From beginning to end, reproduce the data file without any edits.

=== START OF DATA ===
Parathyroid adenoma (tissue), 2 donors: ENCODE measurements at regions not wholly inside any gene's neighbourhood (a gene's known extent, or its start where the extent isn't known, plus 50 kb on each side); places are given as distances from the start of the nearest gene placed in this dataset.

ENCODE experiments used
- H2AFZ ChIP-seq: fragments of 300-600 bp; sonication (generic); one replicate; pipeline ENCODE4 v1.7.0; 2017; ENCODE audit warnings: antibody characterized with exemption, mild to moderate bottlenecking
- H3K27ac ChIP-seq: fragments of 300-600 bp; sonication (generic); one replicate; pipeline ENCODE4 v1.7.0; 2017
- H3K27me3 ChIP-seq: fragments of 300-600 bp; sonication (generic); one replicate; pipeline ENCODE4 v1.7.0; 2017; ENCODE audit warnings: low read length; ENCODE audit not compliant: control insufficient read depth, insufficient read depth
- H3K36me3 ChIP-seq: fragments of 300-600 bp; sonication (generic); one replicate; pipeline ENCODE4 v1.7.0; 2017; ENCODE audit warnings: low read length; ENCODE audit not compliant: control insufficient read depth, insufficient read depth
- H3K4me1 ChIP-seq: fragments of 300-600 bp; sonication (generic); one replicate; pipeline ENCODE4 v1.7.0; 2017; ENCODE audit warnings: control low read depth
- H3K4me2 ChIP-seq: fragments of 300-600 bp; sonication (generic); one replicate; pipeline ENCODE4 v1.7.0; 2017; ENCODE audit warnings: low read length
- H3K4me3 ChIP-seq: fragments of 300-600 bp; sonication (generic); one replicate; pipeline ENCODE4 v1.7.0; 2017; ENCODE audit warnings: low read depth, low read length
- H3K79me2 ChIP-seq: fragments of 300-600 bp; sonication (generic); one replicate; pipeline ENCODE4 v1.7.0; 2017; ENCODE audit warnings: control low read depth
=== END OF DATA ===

Parathyroid adenoma (tissue), 2 donors: ENCODE measurements at regions not wholly inside any gene's neighbourhood (a gene's known extent, or its start where the extent isn't known, plus 50 kb on each side); places are given as distances from the start of the nearest gene placed in this dataset.

ENCODE experiments used
- H2AFZ ChIP-seq: fragments of 300-600 bp; sonication (generic); one replicate; pipeline ENCODE4 v1.7.0; 2017; ENCODE audit warnings: antibody characterized with exemption, mild to moderate bottlenecking
- H3K27ac ChIP-seq: fragments of 300-600 bp; sonication (generic); one replicate; pipeline ENCODE4 v1.7.0; 2017
- H3K27me3 ChIP-seq: fragments of 300-600 bp; sonication (generic); one replicate; pipeline ENCODE4 v1.7.0; 2017; ENCODE audit warnings: low read length; ENCODE audit not compliant: control insufficient read depth, insufficient read depth
- H3K36me3 ChIP-seq: fragments of 300-600 bp; sonication (generic); one replicate; pipeline ENCODE4 v1.7.0; 2017; ENCODE audit warnings: low read length; ENCODE audit not compliant: control insufficient read depth, insufficient read depth
- H3K4me1 ChIP-seq: fragments of 300-600 bp; sonication (generic); one replicate; pipeline ENCODE4 v1.7.0; 2017; ENCODE audit warnings: control low read depth
- H3K4me2 ChIP-seq: fragments of 300-600 bp; sonication (generic); one replicate; pipeline ENCODE4 v1.7.0; 2017; ENCODE audit warnings: low read length
- H3K4me3 ChIP-seq: fragments of 300-600 bp; sonication (generic); one replicate; pipeline ENCODE4 v1.7.0; 2017; ENCODE audit warnings: low read depth, low read length
- H3K79me2 ChIP-seq: fragments of 300-600 bp; sonication (generic); one replicate; pipeline ENCODE4 v1.7.0; 2017; ENCODE audit warnings: control low read depth